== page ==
Super duper unleaded gas duping us into ruining our cars

Chloe Baxter

It’s a common practice for Augustana students with cars to cross the river into Iowa for cheaper gas. With the implementation of Iowa’s environmentally friendly, “Super Duper Unleaded” (E15) ethanol-based gas, this will become even more frequent. 

However, it might not be optimal for students to get this gas despite environmental benefits and a cheaper price. 

Recently introduced to gas stations in Davenport, the gas is an average of 30 cents cheaper. But why does it cost so much less than the statewide gas average? 

The key to a lower price is because of its cost for individual car owners. Ethanol, even in combination with gasoline, can be detrimental to cars because it is corrosive and inefficient. Considering these risks, the question of the compromise of individual welfare because of E15’s environmental and economic benefits is raised.

The primary difference between regular unleaded, super unleaded, and super duper unleaded (E15) is the percentage of ethanol in the gasoline. In the ratio, more ethanol lowers the amount of gas, arguably making it more environmentally friendly and cheaper to produce in states like Iowa, Kansas and Nebraska — which are home to the agriculture key in ethanol production.

Ethanol is a biofuel, compared to typical gasoline, a fossil fuel. Biofuel is a form of fuel derived from something living and is considered easily accessible and renewable energy. Regular gasoline, fossil fuel, is the product of nonrenewable, slow natural processes. 

When comparing the two, there is a clear winner in terms of environmental benefits: biofuel. E15 gas is more sustainable because it’s 15% ethanol and 85% gasoline, which incorporates biofuel and fossil.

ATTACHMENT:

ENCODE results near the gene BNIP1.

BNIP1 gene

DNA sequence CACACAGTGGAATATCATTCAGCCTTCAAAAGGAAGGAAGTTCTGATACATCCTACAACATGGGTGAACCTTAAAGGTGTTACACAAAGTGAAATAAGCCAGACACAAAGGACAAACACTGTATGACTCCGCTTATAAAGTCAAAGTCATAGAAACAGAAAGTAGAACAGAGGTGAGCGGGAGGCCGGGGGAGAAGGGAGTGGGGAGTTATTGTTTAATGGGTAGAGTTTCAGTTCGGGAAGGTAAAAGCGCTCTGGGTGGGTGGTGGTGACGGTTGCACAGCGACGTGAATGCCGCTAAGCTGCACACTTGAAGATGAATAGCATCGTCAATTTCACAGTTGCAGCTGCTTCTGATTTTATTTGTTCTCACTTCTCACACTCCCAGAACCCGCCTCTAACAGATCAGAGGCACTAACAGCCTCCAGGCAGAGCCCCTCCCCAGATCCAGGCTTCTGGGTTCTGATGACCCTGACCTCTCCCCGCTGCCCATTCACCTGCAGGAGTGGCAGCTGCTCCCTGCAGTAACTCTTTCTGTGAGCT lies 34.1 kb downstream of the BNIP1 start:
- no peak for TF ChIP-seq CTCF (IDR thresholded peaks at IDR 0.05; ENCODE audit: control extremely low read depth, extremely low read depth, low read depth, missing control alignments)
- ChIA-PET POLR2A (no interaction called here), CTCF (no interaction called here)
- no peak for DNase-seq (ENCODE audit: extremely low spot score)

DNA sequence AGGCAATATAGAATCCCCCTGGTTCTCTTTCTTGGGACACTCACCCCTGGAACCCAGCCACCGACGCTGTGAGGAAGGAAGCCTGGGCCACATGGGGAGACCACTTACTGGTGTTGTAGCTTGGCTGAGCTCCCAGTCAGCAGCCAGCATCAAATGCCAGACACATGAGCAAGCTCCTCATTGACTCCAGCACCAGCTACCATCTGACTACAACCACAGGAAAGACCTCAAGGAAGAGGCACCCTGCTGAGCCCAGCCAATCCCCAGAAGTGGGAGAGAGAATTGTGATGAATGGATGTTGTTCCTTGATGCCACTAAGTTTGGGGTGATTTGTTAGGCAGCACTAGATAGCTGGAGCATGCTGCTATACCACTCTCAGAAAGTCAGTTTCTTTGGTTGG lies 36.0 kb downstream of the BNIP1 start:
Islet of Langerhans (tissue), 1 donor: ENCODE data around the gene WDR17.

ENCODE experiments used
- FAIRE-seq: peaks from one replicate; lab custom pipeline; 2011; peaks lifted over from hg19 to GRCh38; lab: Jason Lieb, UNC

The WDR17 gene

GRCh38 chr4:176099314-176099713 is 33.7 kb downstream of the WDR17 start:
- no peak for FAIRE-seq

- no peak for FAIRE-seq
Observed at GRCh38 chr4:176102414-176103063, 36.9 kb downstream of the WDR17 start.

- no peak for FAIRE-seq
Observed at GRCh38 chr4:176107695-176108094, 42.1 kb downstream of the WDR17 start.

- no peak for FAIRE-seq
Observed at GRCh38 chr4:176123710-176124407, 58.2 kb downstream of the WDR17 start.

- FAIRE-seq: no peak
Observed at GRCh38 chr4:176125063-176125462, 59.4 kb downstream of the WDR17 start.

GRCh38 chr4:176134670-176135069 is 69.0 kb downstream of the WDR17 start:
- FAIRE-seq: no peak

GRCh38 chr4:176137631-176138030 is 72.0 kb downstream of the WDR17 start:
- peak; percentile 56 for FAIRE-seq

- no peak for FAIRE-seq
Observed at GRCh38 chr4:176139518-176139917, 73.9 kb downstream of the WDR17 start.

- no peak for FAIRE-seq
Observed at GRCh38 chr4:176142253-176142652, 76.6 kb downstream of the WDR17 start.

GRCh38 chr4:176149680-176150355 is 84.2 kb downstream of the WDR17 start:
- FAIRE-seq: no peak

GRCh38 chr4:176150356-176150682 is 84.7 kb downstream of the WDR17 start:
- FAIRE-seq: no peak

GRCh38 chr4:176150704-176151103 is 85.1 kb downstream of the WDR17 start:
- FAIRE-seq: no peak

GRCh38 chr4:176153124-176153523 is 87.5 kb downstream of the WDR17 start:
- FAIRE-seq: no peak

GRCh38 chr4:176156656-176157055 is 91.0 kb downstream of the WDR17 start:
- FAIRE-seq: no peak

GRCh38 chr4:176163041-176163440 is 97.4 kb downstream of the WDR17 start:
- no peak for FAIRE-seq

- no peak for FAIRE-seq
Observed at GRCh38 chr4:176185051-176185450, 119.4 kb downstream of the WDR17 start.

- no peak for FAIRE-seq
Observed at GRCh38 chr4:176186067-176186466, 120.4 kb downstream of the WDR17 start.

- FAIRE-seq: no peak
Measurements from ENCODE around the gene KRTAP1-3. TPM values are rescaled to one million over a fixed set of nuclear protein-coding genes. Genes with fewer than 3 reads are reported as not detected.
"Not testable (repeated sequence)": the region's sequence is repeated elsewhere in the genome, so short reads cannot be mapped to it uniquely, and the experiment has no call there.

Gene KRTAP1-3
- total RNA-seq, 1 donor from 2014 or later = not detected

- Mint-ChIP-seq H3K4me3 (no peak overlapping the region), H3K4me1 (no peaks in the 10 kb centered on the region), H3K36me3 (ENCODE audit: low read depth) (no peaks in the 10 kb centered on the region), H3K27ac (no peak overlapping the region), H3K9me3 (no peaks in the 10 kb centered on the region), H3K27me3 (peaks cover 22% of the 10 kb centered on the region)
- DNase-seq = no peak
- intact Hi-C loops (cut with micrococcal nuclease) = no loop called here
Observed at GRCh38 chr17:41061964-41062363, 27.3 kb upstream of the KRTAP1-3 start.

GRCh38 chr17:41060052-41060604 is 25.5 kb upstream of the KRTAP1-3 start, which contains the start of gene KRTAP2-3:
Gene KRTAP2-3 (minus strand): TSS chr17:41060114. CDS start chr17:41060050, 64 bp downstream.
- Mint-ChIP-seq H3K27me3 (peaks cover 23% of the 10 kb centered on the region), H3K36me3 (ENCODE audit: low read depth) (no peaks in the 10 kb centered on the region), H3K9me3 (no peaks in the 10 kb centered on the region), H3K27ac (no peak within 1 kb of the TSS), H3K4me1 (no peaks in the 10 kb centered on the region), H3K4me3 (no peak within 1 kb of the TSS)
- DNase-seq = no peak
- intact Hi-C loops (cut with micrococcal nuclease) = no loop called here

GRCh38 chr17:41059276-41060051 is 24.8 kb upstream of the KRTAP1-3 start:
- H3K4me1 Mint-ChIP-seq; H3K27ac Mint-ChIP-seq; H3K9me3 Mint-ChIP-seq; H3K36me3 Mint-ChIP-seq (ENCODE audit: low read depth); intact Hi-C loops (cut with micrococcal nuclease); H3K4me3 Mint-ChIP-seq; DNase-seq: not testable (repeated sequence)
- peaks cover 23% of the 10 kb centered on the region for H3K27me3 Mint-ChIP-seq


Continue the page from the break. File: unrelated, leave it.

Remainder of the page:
In 2011, the Environmental Protection Agency approved using E15 in standard cars manufactured in 2001 or newer. Despite this, they did not make the distribution of E15 gasoline a mandate since stations have the option to provide the fuel but it is not a requirement. 

The US Department of Energy states, “Stations are not required to sell E15, but some have started offering E15 due to state and federal incentives for upgrading equipment and better profit margins when compared with regular gasoline.”

With this in mind, the support of the Iowa Corn Growers Association becomes clear, as the ethanol produced in the gas can originate from corn. This link provides environmental and profit incentives for farmers in Iowa, Nebraska and Kansas.

But what about the individual incentive? Sure, it is cheaper and more environmentally friendly, but is it car-friendly?

After all, a fuel containing ethanol is sustainable in terms of the environment — but the vast majority of sources fail to mention that it compromises our car sustainability. 

The Iowa Corn Association totes the environmental advantages of E15 but neglects to mention the potential ramifications of using the fuel. These include lower gas mileage and premature engine damage, two things that can prove costly for everyone, not to mention college students already strapped for cash. 

Ethanol provides cars with less energy than its competition, meaning that gas containing ethanol would be somewhat diluted. The result would be that fuel containing ethanol in conjunction with gas would lessen its efficiency and decrease the miles it covers. 

As for the engine, ethanol is alcohol. Over time, it will corrode the insides of a vehicle, even when combined with regular gasoline. To clarify, the combination of ethanol and gasoline does not prevent corrosion but puts it off, demonstrating that ethanol is far from an ideal fuel additive.

Regarding E15 gas, environmental and economic advantages overshadow individual concerns. The good qualities of the fuel and its benefits are of greater importance and more easily achievable. 

The preference of the economy and environment does not negate the fact that this super duper unleaded fuel is bad for cars and car owners. The fuel will only cause people to go through cars quicker, which is not only detrimental for the environment, but also their wallets. 

Instead, it raises questions about where we, as individuals, stand and if we are settling for a fossil fuel alternative that creates more problems than it solves for the environment.